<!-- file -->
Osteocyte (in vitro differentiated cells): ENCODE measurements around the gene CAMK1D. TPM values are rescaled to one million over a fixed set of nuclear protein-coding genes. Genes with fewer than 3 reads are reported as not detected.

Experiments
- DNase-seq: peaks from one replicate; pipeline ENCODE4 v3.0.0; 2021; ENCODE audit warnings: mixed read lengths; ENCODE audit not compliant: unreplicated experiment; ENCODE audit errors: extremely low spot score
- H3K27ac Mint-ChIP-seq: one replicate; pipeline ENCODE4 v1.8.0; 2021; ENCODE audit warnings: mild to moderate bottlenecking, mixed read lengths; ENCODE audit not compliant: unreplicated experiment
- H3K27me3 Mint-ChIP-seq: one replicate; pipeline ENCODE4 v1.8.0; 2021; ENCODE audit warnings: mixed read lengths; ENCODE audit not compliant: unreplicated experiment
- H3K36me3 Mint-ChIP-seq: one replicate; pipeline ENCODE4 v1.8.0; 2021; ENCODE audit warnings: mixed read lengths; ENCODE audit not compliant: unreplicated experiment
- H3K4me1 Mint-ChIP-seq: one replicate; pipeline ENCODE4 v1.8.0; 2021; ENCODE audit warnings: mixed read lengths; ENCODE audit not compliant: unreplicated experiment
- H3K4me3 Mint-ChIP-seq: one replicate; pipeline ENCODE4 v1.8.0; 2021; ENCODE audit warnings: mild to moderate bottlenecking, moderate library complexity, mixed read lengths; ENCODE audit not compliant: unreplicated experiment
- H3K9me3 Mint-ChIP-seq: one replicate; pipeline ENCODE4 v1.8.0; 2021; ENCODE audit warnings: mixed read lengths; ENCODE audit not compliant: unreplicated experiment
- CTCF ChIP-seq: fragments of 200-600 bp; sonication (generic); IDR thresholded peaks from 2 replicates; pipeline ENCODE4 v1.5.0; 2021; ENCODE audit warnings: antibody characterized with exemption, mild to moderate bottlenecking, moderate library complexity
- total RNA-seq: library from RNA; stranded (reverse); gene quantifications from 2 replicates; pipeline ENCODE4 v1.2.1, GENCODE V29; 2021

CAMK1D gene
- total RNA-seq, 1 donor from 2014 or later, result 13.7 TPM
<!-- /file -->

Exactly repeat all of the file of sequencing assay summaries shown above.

Osteocyte (in vitro differentiated cells): ENCODE measurements around the gene CAMK1D. TPM values are rescaled to one million over a fixed set of nuclear protein-coding genes. Genes with fewer than 3 reads are reported as not detected.

Experiments
- DNase-seq: peaks from one replicate; pipeline ENCODE4 v3.0.0; 2021; ENCODE audit warnings: mixed read lengths; ENCODE audit not compliant: unreplicated experiment; ENCODE audit errors: extremely low spot score
- H3K27ac Mint-ChIP-seq: one replicate; pipeline ENCODE4 v1.8.0; 2021; ENCODE audit warnings: mild to moderate bottlenecking, mixed read lengths; ENCODE audit not compliant: unreplicated experiment
- H3K27me3 Mint-ChIP-seq: one replicate; pipeline ENCODE4 v1.8.0; 2021; ENCODE audit warnings: mixed read lengths; ENCODE audit not compliant: unreplicated experiment
- H3K36me3 Mint-ChIP-seq: one replicate; pipeline ENCODE4 v1.8.0; 2021; ENCODE audit warnings: mixed read lengths; ENCODE audit not compliant: unreplicated experiment
- H3K4me1 Mint-ChIP-seq: one replicate; pipeline ENCODE4 v1.8.0; 2021; ENCODE audit warnings: mixed read lengths; ENCODE audit not compliant: unreplicated experiment
- H3K4me3 Mint-ChIP-seq: one replicate; pipeline ENCODE4 v1.8.0; 2021; ENCODE audit warnings: mild to moderate bottlenecking, moderate library complexity, mixed read lengths; ENCODE audit not compliant: unreplicated experiment
- H3K9me3 Mint-ChIP-seq: one replicate; pipeline ENCODE4 v1.8.0; 2021; ENCODE audit warnings: mixed read lengths; ENCODE audit not compliant: unreplicated experiment
- CTCF ChIP-seq: fragments of 200-600 bp; sonication (generic); IDR thresholded peaks from 2 replicates; pipeline ENCODE4 v1.5.0; 2021; ENCODE audit warnings: antibody characterized with exemption, mild to moderate bottlenecking, moderate library complexity
- total RNA-seq: library from RNA; stranded (reverse); gene quantifications from 2 replicates; pipeline ENCODE4 v1.2.1, GENCODE V29; 2021

CAMK1D gene
- total RNA-seq, 1 donor from 2014 or later, result 13.7 TPM